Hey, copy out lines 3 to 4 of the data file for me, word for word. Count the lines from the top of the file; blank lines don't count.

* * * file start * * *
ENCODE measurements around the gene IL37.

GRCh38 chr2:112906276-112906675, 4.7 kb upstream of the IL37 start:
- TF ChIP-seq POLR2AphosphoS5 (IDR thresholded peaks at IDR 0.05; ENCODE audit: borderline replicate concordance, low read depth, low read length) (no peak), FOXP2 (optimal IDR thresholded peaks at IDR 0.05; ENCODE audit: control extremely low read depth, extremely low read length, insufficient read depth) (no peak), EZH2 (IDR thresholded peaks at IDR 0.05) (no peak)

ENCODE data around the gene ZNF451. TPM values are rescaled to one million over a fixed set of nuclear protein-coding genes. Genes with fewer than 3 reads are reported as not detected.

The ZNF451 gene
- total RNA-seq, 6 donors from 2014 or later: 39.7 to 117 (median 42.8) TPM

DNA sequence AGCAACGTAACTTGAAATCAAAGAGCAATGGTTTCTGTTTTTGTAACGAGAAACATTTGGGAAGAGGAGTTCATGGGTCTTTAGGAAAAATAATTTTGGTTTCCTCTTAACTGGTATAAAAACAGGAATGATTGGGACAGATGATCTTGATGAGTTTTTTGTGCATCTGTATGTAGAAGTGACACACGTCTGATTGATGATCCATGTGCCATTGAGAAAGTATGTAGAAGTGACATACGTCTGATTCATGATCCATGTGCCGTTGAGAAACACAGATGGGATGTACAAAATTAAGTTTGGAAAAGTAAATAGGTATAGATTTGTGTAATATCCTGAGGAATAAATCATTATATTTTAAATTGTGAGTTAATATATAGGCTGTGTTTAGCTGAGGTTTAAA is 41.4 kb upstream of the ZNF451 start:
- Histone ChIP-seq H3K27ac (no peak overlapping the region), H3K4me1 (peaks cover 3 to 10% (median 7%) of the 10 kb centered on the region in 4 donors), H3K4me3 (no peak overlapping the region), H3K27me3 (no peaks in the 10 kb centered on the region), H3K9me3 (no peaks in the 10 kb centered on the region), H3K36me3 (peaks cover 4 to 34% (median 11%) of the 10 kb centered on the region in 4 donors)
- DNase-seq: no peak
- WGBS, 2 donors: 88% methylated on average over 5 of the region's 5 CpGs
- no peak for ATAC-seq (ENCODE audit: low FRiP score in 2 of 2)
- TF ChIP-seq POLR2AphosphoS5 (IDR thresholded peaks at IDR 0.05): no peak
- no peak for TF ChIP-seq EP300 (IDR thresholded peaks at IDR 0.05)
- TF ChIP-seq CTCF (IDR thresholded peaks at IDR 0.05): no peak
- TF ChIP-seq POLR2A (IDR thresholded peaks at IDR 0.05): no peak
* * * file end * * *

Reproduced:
- TF ChIP-seq POLR2AphosphoS5 (IDR thresholded peaks at IDR 0.05; ENCODE audit: borderline replicate concordance, low read depth, low read length) (no peak), FOXP2 (optimal IDR thresholded peaks at IDR 0.05; ENCODE audit: control extremely low read depth, extremely low read length, insufficient read depth) (no peak), EZH2 (IDR thresholded peaks at IDR 0.05) (no peak)

ENCODE data around the gene ZNF451. TPM values are rescaled to one million over a fixed set of nuclear protein-coding genes. Genes with fewer than 3 reads are reported as not detected.